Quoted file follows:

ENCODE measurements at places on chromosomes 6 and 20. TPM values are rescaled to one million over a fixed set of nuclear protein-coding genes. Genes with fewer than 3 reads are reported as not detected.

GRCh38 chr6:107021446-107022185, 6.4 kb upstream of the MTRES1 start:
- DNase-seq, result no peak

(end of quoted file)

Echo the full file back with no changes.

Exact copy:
ENCODE measurements at places on chromosomes 6 and 20. TPM values are rescaled to one million over a fixed set of nuclear protein-coding genes. Genes with fewer than 3 reads are reported as not detected.

GRCh38 chr6:107021446-107022185, 6.4 kb upstream of the MTRES1 start:
- DNase-seq, result no peak